‘The benefit of fluoridation is taught in every dental school in the country,’ says head of dental association
Child health and dental care advocates are calling on a Calgary council committee to vote in favour of a motion to bring back water fluoridation when it debates the issue next week.
Juliet Guichon, the president of Calgarians for Kids’ Health and an associate professor of law and ethics at the University of Calgary’s Cumming School of Medicine, says the practice is cost-effective and has been shown to significantly reduce dental decay.
Fluoridation in Calgary was approved by plebiscite in 1989 with 53 per cent voting in favour.
The city began adding it to the water in 1991 and the practice was approved again in a 1998 plebiscite.
But in February 2011, Calgary city council voted 10-3 to remove fluoride from the city’s drinking water and rejected the idea of having another plebiscite or referring the issue to an expert panel.
On Dec. 1, the city’s finance committee is set to examine what it would cost to bring back fluoridation.
“We acknowledge that city councillors are under tremendous pressure right now to reduce costs to their budgets,” Guichon said in a Zoom media availability.
“Nevertheless … fluoridation must be considered a high priority measure.”
Guichon listed several arguments in favour of bringing back fluoridation, including that there’s evidence the oral health of children and seniors declined after fluoridation ceased in 2011, and that it is cost effective — with $43 saved in avoided medical and dental expenses for every dollar invested, she said.
Alberta Dental Association and College president Dr. Bruce Yaholnitsky said every provincial association and regulatory body in Canada is in favour of municipal water fluoridation to reduce dental disease.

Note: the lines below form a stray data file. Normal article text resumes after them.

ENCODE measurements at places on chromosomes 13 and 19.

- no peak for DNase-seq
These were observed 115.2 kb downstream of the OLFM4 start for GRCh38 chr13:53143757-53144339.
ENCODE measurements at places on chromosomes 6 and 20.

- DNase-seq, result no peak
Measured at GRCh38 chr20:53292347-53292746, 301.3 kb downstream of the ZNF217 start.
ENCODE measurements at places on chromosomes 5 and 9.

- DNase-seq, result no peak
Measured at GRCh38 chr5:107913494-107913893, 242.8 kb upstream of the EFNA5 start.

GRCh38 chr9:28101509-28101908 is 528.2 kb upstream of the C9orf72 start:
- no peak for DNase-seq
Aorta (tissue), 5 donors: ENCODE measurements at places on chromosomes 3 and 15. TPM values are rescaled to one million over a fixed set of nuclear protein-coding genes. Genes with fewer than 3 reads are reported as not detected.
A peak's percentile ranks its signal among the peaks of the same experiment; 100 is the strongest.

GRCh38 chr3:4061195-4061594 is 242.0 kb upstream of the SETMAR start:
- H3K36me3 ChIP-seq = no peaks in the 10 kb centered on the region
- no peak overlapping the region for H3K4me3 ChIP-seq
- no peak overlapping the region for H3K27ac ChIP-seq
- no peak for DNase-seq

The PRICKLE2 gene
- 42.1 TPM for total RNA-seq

“The benefit of fluoridation is taught in every dental school in the country and continues to be promoted,” he said.
“Although the greatest benefits associated with community water fluoridation is associated with children and developing teens, we know that there’s benefits to all sectors of the population, especially the most vulnerable.”
Opponents of fluoridation have long questioned the safety of adding it to drinking water and argue that people should have a choice as to whether they’re exposed to it.
Council cited cost as the major reason for removing fluoride from tap water, noting the city spent about $750,000 a year to add it and about $6 million in upgrades were needed at the Bearspaw and Glenmore water-treatment plants to keep doing it.
Fluoride naturally occurs in some foods and is found in the Bow and Elbow Rivers at a concentration between 0.1 and 0.4 mg/L. Health Canada recommends water be fluoridated to a level of 0.7 mg/L to prevent tooth decay.
Calgary dentist Dr. Wendy Wadey says the pandemic has led to an increase in dental hygiene issues.
“Normal routines went out the window and so brushing and flossing routines were lost. So we’re seeing more decay than we did before,” she said.
“In addition, Calgarians have lost their insurance benefits, and even worse, some have lost their jobs, so they’re deciding to delay treatment until they can get back onto dental insurance.”